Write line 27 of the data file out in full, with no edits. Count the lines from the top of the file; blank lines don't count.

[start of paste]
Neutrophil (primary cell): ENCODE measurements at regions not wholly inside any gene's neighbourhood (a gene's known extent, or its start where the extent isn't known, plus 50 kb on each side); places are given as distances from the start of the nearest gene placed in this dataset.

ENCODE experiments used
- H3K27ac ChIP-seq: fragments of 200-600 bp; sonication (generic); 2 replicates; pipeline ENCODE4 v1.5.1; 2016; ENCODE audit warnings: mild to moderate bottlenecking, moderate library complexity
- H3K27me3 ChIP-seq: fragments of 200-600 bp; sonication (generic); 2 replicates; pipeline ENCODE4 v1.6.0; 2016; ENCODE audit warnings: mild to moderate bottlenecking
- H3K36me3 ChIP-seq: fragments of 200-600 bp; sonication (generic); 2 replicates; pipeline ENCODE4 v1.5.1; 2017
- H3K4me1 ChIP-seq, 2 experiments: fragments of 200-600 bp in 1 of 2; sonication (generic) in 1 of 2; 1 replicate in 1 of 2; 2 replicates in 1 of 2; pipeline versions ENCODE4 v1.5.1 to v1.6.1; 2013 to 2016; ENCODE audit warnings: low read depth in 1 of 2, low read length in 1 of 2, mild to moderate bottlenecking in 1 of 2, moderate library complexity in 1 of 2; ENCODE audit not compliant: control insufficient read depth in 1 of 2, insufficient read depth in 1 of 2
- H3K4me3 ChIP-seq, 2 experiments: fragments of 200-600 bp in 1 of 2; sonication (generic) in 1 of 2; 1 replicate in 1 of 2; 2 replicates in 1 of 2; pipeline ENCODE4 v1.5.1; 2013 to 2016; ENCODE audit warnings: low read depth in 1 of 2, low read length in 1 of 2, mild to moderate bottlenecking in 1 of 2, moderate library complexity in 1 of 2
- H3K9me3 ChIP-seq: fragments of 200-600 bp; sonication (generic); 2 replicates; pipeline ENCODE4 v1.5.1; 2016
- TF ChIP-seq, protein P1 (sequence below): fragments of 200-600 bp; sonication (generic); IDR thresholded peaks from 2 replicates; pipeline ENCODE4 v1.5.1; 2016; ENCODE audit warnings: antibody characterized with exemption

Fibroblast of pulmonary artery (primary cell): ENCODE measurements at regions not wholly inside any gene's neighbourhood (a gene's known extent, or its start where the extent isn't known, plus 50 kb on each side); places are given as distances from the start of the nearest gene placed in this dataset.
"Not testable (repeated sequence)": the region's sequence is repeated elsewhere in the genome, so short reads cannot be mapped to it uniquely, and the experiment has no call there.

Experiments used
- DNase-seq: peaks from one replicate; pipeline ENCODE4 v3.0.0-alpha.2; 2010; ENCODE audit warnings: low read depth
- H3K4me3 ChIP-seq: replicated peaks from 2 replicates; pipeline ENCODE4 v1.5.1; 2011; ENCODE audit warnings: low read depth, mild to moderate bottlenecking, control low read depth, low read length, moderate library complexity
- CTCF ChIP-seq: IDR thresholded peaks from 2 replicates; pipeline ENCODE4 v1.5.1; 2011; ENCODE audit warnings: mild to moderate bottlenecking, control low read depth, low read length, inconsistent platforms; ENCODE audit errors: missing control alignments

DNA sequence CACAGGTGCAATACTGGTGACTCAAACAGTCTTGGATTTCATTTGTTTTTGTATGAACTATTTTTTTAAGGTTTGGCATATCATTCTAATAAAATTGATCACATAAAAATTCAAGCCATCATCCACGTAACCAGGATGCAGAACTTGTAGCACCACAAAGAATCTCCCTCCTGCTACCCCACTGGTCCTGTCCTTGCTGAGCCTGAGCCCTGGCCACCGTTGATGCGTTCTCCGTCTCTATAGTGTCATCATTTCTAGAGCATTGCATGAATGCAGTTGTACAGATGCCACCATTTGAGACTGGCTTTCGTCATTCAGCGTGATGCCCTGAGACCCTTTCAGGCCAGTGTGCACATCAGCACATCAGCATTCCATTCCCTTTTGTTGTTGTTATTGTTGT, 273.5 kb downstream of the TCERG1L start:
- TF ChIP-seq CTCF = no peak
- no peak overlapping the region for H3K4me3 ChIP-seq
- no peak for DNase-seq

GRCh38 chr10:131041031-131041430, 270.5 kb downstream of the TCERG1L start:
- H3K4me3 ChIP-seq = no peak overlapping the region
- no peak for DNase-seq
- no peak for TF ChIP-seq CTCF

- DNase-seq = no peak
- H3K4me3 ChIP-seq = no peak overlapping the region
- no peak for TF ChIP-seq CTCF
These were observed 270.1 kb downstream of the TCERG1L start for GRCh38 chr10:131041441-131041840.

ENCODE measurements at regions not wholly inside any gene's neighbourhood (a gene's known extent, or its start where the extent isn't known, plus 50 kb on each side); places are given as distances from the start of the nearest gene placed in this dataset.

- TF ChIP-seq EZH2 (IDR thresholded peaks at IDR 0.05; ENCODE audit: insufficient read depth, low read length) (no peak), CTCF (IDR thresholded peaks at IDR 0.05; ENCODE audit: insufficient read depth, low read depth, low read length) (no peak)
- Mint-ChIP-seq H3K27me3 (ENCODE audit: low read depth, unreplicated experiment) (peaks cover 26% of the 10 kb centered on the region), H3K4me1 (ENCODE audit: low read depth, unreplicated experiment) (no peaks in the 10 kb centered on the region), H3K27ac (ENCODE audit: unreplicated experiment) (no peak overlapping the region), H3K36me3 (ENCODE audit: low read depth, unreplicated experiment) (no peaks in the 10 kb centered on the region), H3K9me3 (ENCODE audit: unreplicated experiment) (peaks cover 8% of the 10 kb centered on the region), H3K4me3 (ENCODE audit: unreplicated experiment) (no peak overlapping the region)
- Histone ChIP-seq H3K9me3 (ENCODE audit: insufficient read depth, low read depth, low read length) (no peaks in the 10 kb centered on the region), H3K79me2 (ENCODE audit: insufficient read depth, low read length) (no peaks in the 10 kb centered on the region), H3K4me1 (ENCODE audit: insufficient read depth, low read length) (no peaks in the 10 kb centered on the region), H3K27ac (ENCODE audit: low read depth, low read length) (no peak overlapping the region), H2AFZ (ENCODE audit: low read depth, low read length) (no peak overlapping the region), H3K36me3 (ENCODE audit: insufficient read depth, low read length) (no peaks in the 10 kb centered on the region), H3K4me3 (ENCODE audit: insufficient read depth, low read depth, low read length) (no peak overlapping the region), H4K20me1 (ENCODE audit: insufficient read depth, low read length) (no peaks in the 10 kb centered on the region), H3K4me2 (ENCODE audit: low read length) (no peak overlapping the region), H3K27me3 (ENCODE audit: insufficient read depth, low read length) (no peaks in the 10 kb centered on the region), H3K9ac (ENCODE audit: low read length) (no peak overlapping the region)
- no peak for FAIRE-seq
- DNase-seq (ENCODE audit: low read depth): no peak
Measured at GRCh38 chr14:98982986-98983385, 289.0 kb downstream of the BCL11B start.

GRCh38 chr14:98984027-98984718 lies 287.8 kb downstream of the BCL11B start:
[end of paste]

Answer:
These were observed 270.1 kb downstream of the TCERG1L start for GRCh38 chr10:131041441-131041840.